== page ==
Immigration to the United States


The USA is one of the primary hosts of immigrants from various countries. In the vast majority of cases, immigrants come from developing countries (Tobia 71). Nepal is one of the regions people often try to leave. The country is trapped between the Himalayas and India that often defines political and social policies in Nepal (Oberst 481). In order to travel and trade, Nepalese people have to use Indian roads and ports, which makes the country rather dependent on India and reliant on “the goodwill of the Indian government” (Oberst 481).

In addition to the lack of political freedom, the country is characterized by challenging environmental peculiarities such as droughts and earthquakes (Chapagain and Gentle 1). An immigrant from Nepal coming to the United States is pursuing a better life and future. It is an overwhelming process wrought with fear and challenges that are personal, social, legal, and political.

The process of immigration is quite lasting and difficult especially when it comes to the residents of developing countries. Those who want to enter the United States and obtain a visa should undertake many steps in collecting documentation and ensuring their economic ability (US Citizenship and Immigration Services). Those who enter the USA illegally face even more issues as it tends to be difficult to get a visa for such people.

One of the reasons for these difficulties is the current political agenda as President Trump and the Republican Party enact various acts that make immigration process even more difficult (Nakamura and Kim). Newcomers face various issues that have a strong effect on the way these people see the country. The hostility of the officials and ordinary Americans is one of the factors that makes immigrants return to their home countries.

Receiving work permits and obtaining residency is another challenge because of some economic issues and prejudice employers have regarding immigrants (“The Prejudice You Don’t Know You Have”). For instance, some people believe that immigrants are mainly unskilled workers with limited educational background. It is often believed that immigrants can perform a limited set of tasks. Therefore, Nepalese immigrants have to address many issues that make them feel overwhelmed and desperate.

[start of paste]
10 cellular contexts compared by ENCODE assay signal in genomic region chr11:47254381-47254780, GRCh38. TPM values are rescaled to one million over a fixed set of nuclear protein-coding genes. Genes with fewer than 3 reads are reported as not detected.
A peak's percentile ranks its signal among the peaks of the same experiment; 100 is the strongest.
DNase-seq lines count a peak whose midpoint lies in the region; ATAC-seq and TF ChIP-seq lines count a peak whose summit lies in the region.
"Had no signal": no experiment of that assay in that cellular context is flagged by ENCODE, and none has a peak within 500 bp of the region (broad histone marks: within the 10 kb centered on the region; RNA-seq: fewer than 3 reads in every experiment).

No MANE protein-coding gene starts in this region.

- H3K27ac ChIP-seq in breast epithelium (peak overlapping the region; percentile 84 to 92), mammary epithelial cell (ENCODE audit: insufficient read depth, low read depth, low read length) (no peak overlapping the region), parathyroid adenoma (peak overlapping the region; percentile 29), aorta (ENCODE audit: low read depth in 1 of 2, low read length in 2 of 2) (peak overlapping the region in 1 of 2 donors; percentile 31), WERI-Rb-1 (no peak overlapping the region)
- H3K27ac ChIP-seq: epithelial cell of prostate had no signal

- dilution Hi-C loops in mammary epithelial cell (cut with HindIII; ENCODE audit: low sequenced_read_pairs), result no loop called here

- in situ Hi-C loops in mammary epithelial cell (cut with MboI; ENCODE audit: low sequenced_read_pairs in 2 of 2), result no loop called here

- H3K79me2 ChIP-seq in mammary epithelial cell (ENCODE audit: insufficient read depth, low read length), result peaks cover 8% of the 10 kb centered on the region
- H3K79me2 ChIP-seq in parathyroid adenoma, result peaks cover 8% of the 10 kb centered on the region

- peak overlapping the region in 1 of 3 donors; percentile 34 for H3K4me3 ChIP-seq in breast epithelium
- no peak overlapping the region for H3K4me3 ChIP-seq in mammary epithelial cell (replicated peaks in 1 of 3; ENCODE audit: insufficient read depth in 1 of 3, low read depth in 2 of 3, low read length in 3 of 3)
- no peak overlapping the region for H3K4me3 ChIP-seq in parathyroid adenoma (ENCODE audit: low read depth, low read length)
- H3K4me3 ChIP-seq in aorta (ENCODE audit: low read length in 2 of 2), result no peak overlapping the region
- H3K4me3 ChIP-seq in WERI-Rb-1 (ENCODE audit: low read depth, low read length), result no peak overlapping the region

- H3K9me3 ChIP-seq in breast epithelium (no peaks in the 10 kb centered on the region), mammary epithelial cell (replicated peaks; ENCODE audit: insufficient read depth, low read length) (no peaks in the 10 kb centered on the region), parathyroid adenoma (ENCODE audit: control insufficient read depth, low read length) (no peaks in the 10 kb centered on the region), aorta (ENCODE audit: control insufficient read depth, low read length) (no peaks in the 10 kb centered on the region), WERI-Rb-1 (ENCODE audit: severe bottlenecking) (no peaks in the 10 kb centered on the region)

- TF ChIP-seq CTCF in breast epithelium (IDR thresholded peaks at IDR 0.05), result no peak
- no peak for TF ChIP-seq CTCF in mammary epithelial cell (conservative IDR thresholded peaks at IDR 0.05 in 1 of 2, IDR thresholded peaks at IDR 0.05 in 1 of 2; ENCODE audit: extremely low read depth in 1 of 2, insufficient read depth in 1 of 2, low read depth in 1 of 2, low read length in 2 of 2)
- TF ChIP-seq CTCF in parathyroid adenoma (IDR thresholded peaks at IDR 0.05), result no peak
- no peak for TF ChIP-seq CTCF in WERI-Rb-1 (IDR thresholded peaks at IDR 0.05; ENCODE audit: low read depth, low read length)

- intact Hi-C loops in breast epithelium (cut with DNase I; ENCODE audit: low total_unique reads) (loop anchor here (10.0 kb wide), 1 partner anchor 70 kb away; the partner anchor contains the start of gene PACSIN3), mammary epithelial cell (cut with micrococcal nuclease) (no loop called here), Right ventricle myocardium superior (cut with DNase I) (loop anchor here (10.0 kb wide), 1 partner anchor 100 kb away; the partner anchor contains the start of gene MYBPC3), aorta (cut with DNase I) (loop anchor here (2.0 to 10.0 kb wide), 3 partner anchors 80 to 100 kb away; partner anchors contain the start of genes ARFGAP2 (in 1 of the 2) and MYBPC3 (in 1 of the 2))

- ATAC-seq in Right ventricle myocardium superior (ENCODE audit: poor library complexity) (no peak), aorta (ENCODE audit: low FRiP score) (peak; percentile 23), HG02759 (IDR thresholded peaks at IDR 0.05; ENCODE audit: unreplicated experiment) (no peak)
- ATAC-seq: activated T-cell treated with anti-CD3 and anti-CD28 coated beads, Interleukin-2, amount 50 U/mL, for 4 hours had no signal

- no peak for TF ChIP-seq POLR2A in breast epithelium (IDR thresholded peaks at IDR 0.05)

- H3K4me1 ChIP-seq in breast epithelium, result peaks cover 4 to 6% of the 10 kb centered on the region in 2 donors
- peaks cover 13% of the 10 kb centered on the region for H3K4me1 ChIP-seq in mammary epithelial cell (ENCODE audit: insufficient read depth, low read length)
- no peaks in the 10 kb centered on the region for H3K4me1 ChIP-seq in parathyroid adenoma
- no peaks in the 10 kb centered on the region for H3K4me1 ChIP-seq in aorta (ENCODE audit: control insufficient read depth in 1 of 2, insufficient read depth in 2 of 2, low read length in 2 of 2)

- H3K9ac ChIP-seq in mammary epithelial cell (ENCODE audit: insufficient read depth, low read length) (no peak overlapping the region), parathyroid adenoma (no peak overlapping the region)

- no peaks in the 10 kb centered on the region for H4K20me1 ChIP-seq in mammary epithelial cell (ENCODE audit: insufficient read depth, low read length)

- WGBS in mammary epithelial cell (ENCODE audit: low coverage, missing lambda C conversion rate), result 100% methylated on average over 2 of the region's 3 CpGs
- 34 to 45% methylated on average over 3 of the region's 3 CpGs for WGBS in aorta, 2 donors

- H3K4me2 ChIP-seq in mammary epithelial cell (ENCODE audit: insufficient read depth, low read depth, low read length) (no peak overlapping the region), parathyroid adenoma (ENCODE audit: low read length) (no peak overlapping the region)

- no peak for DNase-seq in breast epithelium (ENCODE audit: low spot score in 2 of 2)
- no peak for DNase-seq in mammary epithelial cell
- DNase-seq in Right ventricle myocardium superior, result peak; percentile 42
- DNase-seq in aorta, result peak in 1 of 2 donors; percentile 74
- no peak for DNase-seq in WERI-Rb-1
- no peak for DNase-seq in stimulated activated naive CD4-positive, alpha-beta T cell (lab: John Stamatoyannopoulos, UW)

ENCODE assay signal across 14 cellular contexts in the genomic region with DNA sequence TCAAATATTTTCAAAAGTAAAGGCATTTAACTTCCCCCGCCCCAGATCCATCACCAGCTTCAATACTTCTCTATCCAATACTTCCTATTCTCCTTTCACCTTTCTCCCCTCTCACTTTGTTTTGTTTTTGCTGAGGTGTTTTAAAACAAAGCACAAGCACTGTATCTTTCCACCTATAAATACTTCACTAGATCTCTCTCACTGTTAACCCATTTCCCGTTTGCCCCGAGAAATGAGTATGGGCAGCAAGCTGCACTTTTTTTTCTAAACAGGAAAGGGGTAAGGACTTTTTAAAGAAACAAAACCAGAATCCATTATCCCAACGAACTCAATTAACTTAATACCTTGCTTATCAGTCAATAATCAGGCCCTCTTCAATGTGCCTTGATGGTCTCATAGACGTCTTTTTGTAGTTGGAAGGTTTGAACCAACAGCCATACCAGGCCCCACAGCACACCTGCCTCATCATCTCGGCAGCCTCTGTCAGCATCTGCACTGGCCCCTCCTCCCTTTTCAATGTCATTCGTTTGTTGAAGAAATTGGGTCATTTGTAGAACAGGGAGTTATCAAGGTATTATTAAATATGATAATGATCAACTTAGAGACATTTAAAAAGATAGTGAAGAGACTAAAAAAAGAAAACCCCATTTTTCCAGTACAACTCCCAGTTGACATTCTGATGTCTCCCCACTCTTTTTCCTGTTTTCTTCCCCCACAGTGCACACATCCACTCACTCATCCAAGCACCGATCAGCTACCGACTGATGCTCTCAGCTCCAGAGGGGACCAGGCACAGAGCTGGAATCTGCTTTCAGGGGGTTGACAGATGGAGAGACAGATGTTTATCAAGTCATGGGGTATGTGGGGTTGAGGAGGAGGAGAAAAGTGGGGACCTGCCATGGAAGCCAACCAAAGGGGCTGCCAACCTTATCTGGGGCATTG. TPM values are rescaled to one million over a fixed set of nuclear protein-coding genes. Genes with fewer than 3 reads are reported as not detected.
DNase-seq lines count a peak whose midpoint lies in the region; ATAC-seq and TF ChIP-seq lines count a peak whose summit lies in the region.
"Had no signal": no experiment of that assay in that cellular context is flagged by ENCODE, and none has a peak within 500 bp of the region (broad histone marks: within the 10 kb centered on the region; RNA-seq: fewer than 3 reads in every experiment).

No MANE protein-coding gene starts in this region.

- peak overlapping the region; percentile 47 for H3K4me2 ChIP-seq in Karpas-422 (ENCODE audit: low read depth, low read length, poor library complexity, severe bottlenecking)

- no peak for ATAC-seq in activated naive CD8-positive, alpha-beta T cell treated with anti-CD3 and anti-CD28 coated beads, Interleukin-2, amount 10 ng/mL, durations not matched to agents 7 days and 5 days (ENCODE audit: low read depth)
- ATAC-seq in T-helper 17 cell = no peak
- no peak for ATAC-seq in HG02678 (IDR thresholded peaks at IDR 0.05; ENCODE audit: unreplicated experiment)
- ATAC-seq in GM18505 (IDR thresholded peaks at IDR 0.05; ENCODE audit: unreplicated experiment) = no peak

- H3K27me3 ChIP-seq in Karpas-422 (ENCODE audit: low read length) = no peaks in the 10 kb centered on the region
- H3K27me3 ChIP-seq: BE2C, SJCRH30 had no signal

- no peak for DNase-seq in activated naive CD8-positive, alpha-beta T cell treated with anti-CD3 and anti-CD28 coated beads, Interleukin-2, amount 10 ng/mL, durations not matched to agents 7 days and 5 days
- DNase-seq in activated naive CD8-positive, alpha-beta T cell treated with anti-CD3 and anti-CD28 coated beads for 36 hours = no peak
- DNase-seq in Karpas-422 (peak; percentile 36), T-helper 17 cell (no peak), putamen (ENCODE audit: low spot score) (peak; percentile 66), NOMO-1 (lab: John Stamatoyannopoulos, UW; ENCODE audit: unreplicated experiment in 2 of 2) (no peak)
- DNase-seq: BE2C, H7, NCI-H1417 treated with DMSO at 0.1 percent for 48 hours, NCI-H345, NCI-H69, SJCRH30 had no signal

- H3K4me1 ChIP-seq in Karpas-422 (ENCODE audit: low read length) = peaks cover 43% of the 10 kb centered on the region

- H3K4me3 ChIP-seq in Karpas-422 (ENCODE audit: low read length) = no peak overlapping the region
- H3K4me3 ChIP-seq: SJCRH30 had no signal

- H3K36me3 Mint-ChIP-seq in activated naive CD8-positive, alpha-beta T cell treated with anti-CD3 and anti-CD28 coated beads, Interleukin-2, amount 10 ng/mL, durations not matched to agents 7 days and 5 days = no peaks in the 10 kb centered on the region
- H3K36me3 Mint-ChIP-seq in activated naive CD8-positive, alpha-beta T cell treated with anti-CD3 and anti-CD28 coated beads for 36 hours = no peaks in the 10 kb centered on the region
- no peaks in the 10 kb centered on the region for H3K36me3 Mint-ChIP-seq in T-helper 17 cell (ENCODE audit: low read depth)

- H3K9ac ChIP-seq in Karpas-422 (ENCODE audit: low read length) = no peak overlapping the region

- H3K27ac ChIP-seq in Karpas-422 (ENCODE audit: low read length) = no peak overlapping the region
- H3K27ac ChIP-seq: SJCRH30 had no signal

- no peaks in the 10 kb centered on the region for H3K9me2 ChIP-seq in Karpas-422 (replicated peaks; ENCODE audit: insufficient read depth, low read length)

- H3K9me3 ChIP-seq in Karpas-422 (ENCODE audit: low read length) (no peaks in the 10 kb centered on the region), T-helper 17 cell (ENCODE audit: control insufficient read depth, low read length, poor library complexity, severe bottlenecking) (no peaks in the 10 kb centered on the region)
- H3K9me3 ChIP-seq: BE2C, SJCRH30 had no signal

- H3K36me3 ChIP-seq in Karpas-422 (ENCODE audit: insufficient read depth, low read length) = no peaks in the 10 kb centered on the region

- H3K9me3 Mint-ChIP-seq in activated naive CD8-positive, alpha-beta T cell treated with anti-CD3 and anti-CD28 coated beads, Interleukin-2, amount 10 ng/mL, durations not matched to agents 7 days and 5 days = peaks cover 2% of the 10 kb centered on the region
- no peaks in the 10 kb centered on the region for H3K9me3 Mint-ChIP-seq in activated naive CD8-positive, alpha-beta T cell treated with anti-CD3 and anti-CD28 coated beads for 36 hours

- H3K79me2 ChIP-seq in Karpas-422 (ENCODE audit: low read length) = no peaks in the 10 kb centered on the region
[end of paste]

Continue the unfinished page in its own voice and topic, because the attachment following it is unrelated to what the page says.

Social Acceptance

As far as social acceptance is concerned, people in the USA are becoming less open these days. They become fearful of immigrants for many reasons. One of these reasons is the white majority’s unwillingness to lose their status as they are afraid of becoming a minority (Norris). The claims of many people regarding the rising number of immigrants and the demographic disproportion suggest that White people do have some concerns in this respect. Many Americans are also afraid of changes that are taking place, so they develop negative attitudes towards people who are associated with these novelties.

Moreover, there are also fears related to the lack of employment opportunities. Many native-born Americans (irrespective of the color of their skin) and those who came to the country some time ago think that newcomers will take their jobs (Norris). It is necessary to note that the new trends in the labor market have taken place for decades. Many people lost their jobs due to the development of new production processes that do not require many workers.

Machines are now performing numerous tasks, so blue-color laborers often lose their jobs. Staff reductions became quite common due to economic issues as companies had to optimize their business processes. All these factors contribute to the emergence of the atmosphere of intolerance and social tension. Americans do not try to analyze the reasons for the economic situation in the country but simply blame immigrants for every economic problem.

Another factor contributing to the lack of acceptance is the existing stereotypes regarding religion and ethnicity. Terrorist attacks that take place in different parts of the world and the shock of 9/11 make many White residents of the USA distrustful towards certain groups. Muslims are often regarded as potential terrorists even though Islam is the religion that condemns violence. Cultural stereotypes make people hostile to newcomers and can make immigrants adopt some behaviors that are not typical of their cultural groups (Alba and Nee 246). These people will try to seem the opposites of the existing stereotypes, but this approach can also lead to unwanted results. The created image may be regarded as even a worse option for the residents who would try to avoid communicating with people trying to assimilate in such a way.